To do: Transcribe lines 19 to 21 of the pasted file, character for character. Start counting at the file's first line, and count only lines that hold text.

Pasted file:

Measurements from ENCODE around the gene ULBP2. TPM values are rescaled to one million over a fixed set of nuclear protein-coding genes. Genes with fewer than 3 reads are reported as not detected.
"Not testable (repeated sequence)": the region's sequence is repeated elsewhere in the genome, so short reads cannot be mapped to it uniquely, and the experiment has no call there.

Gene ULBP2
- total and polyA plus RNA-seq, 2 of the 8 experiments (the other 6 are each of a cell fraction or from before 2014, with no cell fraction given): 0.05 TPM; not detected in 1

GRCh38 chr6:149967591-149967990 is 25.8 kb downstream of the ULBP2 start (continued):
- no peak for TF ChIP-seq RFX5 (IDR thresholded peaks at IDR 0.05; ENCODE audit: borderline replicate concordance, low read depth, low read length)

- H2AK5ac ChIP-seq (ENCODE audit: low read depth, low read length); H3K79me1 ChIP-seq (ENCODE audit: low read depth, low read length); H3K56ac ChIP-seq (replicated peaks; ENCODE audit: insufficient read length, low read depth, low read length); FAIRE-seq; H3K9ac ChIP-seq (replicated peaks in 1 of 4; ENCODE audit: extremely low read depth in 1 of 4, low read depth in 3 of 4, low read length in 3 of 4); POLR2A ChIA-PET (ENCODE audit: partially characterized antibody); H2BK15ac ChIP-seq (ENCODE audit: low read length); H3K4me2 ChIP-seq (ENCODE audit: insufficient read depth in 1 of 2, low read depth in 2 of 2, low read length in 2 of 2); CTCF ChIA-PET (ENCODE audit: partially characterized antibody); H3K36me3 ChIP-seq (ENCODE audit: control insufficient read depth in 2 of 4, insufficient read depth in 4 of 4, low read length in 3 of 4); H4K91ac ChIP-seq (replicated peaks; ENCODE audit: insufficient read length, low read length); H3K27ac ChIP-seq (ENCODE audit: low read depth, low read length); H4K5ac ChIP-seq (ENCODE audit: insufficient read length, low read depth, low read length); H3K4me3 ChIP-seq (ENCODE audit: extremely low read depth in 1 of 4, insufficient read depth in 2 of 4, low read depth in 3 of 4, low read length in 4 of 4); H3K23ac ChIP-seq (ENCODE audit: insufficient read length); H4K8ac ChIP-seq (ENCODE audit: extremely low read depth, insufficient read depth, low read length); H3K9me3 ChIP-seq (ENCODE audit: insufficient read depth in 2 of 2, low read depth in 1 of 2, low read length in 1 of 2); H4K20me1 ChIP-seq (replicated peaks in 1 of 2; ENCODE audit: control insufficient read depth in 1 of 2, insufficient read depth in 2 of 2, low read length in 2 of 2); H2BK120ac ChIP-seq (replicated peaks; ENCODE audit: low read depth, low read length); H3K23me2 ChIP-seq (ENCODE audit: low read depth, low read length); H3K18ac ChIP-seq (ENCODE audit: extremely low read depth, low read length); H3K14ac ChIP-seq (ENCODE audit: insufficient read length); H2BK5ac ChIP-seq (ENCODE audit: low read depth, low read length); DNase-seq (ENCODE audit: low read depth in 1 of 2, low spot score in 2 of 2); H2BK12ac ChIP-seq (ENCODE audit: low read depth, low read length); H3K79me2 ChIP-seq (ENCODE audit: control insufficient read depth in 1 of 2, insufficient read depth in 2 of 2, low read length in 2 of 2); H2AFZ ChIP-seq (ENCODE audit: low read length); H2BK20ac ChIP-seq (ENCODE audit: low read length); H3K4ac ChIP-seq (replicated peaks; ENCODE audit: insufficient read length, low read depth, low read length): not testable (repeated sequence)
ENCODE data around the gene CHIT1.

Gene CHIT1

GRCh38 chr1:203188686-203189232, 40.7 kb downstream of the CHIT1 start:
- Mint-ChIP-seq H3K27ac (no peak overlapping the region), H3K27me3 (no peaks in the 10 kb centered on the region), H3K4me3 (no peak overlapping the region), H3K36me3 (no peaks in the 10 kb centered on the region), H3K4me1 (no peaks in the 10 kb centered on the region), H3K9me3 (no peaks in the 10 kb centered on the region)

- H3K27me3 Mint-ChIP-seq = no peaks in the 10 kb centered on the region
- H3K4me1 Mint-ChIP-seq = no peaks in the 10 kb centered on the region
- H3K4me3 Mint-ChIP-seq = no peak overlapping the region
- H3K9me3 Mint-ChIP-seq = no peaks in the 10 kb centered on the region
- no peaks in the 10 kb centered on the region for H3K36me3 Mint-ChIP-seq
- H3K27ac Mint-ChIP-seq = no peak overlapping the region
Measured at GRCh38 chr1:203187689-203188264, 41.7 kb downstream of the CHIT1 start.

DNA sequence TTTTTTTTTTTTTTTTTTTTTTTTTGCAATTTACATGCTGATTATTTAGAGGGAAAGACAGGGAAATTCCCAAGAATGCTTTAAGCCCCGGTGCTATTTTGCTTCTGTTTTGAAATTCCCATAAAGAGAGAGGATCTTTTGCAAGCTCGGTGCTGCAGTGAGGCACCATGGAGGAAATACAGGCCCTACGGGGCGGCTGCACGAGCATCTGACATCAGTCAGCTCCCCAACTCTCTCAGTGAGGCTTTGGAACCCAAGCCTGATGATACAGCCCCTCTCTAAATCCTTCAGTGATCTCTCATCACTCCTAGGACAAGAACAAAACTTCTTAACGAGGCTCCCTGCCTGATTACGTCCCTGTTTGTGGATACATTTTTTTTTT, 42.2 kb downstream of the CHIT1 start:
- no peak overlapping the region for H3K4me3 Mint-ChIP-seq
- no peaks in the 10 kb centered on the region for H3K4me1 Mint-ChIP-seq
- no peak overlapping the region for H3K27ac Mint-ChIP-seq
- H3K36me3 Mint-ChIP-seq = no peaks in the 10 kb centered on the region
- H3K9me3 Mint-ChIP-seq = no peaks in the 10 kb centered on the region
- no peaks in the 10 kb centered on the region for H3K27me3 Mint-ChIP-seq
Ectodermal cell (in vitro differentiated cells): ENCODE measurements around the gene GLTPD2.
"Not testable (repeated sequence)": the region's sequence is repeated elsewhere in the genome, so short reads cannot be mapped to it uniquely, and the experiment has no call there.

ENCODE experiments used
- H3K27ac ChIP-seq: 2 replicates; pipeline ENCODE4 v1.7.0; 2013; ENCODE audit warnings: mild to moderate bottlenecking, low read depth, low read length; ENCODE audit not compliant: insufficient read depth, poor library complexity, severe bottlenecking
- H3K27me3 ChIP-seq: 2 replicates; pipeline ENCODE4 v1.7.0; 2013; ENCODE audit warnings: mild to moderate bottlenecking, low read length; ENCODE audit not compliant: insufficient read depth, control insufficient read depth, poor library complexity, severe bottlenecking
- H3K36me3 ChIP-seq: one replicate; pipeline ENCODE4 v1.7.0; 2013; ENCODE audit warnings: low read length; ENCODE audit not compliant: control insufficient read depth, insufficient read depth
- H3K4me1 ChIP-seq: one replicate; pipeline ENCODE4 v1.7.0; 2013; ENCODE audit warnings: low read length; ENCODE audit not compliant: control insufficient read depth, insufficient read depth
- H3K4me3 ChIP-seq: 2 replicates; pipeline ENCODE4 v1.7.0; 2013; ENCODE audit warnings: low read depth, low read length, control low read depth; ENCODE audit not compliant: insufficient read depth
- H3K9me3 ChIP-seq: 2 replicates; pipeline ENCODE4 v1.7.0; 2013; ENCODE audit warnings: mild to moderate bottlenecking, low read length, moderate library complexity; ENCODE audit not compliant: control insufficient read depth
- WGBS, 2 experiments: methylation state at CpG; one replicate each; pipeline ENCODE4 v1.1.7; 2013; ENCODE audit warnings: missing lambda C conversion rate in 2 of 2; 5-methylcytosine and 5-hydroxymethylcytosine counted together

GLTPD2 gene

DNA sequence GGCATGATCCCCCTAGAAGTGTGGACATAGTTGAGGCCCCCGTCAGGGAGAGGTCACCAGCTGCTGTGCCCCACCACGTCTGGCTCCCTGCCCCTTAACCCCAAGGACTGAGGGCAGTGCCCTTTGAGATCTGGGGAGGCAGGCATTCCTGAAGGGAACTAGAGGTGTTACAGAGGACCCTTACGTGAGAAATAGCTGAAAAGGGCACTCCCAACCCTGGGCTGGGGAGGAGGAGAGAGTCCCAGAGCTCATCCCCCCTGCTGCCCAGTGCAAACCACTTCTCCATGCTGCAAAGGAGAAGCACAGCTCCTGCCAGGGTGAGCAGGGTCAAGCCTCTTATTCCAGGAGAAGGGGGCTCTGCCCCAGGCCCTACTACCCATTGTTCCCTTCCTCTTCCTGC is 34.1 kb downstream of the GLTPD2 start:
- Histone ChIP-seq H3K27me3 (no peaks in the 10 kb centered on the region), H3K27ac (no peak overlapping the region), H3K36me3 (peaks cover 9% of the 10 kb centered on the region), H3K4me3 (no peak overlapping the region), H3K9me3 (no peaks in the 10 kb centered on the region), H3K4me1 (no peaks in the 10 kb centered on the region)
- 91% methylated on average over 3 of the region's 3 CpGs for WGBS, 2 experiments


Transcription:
DNA sequence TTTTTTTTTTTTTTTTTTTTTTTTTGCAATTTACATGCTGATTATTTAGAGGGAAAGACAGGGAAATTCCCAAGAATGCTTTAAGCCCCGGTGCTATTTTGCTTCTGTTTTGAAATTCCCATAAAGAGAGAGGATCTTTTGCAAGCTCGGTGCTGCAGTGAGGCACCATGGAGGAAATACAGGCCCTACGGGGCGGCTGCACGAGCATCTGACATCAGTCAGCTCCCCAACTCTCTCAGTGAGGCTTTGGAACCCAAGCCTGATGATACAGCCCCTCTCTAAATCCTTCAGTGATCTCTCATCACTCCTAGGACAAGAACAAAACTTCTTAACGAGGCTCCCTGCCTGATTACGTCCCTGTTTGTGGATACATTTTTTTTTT, 42.2 kb downstream of the CHIT1 start:
- no peak overlapping the region for H3K4me3 Mint-ChIP-seq
- no peaks in the 10 kb centered on the region for H3K4me1 Mint-ChIP-seq